Table 1

Number of patients, sex, height-standard deviation scores (SDS), and height minus target height (Δheight) in each group according to age at onset of Crohn's disease

Figure 1

Correlation between home height measurements and clinical height measurements (r2=0.994).

Age at onset and final adult height

The ANOVA test revealed a significant difference (p<0.005) in H-SDS between the three age groups. The calculated H-SDS for patients with onset of symptoms before the start of puberty was significantly lower than the H-SDS for those with symptoms on reaching adulthood (p<0.01) and also lower than for their counterparts with start of symptoms during puberty (p<0.05). Adult H-SDS values as a function of onset of symptoms are shown in fig 2 (r2=0.0623; p<0.0001). H-SDS for patients with symptoms during puberty was not significantly lower than for patients with onset of symptoms in adulthood. The deviation from the target height (Δheight) did not reach statistical significance in the three different age groups (table 1).

Figure 2

Relationship between height standard deviation scores (SDS) and age at onset of symptoms (r2 =0.0623, p<0.0001).

Disease site and final adult height

Thirty nine patients (29%) had initial disease localisation limited to the colon only. Another 39 (29%) had localisation limited to the ileum only, with the remaining 57 (42%) having lesions spread over the ileum and colon. The disease site had no influence on adult height (ANOVA).

Use of corticosteroids and adult height

From the total patient group, 27 patients had received corticosteroid treatment during or before puberty (men below the age of 22 years and women below the age of 18 years). Eight patients had used corticosteroids before puberty while 19 had used them during puberty. The use of corticosteroids during or before puberty seems to be of crucial importance for adult height. Patients with disease onset during puberty with concomitant use of corticosteroids were significantly shorter than patients with onset of symptoms in the same group who did not use corticosteroids (p=0.03).

Finally, multiple regression analysis was performed on the data, implicating corticosteroid use as the only factor to have a negative influence on both H-SDS and deviations from target height (Δheight ) (p=0.005 and p=0.007, respectively).

Extra feeding and surgery

The influence of tube feeding and/or total parenteral nutrition in our patients could not be estimated because the period in which patients in the prepubertal group had their first complaints was too long ago. For most patients no such therapy was available at that time. For men it was between 10.8 and 28.1 years previously (in seven more than 15 years); for women it was between 13.5 and 29.7 years previously (in five more than 15 years).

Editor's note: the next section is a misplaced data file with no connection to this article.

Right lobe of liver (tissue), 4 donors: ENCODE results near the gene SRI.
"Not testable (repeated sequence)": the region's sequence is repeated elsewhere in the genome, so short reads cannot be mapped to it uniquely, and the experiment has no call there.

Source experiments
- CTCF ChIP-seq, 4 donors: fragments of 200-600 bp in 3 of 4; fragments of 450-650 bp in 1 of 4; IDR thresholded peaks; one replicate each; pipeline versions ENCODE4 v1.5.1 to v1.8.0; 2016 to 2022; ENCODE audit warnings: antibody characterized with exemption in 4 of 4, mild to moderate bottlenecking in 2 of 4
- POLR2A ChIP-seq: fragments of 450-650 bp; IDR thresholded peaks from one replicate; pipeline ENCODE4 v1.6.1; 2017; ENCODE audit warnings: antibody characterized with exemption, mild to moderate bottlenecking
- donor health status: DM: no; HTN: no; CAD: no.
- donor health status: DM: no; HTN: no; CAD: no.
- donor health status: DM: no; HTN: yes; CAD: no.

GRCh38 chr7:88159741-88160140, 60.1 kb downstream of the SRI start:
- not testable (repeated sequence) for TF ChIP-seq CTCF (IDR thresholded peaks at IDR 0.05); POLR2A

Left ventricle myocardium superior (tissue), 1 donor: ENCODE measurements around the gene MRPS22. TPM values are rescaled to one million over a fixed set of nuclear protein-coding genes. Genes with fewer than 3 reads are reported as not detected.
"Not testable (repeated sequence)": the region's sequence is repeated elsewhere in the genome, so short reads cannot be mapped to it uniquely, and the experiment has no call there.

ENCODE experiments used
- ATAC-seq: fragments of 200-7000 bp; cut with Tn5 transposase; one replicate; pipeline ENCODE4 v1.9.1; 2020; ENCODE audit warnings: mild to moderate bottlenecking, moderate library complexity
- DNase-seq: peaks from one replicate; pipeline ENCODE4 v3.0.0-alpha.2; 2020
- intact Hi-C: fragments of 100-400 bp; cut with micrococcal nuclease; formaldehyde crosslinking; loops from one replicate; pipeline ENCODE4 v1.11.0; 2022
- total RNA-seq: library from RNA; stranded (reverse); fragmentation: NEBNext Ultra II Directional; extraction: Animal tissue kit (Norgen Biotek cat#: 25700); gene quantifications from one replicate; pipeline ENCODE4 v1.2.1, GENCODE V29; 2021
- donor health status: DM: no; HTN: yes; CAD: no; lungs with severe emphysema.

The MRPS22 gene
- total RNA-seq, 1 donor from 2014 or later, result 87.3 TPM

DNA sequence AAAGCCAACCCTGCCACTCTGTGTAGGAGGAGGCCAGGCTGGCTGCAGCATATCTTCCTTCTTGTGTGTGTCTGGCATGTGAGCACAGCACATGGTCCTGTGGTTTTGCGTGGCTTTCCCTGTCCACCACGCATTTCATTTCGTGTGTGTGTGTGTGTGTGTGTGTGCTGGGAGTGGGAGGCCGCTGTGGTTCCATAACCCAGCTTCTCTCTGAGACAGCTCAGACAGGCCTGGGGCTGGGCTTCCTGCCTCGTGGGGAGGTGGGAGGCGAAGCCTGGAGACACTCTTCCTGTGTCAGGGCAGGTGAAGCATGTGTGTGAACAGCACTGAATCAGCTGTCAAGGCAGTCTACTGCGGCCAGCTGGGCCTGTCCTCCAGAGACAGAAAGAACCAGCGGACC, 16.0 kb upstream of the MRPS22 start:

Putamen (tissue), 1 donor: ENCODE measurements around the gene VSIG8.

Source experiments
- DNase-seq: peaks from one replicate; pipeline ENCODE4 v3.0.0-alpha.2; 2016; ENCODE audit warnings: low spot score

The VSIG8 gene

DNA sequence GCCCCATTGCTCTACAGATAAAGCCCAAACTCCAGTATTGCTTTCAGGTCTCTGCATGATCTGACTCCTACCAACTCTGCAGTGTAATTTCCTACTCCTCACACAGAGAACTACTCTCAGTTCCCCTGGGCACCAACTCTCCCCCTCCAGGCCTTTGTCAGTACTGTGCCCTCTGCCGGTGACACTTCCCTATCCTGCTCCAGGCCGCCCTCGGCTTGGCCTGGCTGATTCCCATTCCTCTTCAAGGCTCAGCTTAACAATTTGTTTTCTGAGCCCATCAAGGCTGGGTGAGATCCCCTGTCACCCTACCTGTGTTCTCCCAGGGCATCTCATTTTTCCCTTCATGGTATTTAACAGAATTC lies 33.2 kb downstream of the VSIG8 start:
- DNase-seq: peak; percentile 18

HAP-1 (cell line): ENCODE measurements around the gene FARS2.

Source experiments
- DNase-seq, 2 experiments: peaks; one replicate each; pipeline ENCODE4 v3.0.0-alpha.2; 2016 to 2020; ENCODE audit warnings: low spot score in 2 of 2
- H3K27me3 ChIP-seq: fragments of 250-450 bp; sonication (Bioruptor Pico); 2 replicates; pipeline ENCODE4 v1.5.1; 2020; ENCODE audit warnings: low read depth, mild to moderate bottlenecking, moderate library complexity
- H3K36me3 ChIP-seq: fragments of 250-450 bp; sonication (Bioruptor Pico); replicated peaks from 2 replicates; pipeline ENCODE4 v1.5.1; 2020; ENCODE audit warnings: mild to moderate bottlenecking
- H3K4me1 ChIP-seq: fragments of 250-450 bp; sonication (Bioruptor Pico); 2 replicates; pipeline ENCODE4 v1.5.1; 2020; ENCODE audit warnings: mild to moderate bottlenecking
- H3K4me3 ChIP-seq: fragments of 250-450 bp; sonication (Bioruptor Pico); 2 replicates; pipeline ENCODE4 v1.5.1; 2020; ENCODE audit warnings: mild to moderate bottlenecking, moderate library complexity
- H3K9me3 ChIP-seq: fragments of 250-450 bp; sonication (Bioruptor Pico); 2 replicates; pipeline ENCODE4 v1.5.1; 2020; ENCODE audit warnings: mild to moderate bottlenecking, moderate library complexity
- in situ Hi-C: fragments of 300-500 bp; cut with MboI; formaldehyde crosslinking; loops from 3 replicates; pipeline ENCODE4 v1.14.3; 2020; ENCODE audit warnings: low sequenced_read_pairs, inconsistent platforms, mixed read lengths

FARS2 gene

Only three male patients had a bowel resection between the ages of 13 and 15 years. All women had a bowel resection but only two had surgery, at ages 14 and 16 years, respectively. All other operations were performed after the age of 18 years and hence the numbers were too small for analysis.


Relatively few studies have been published on final adult height of patients with Crohn's disease and conflicting results have been presented. Hildebrand and colleagues18 stated that 29% of patients with Crohn's disease reached a final adult height <1.0 SDS whereas Ferguson and Sedgwick8 found that 67 of 70 patients with inflammatory bowel disease (of which 50 had Crohn's disease) achieved a normal adult height. Markowitz and colleagues2 found an overall deficit in adult height of 37% (14 of 38 patients) in patients with Crohn's disease, measured by two or more different methods. Prospective studies among particular groups of children or adolescents with either Crohn's disease or ulcerative colitis demonstrated that the prevalence of growth retardation falls as patients approach adulthood, implying that there is evidence of a “catch up” growth to some extent.2,18 This concept can in part be explained by the effects of different forms of therapy as it has been demonstrated that there is an increase in growth velocity during periods of remission, as induced by an elemental diet, parenteral nutrition, or intestinal resection.14,19–21 Because in the present study the pubertal stage was based solely on patient age and not on Tanner stage, a difference between the “prepubertal” and “pubertal” effect on growth cannot be stated with accuracy. However, the fact that puberty is often delayed in inflammatory bowel disease could only indicate that some prepubertal patients would have been falsely included in the “pubertal” group. If prepubertal status is a negative predictor for final height, this would then lead to a lowering of final height in the “pubertal” group.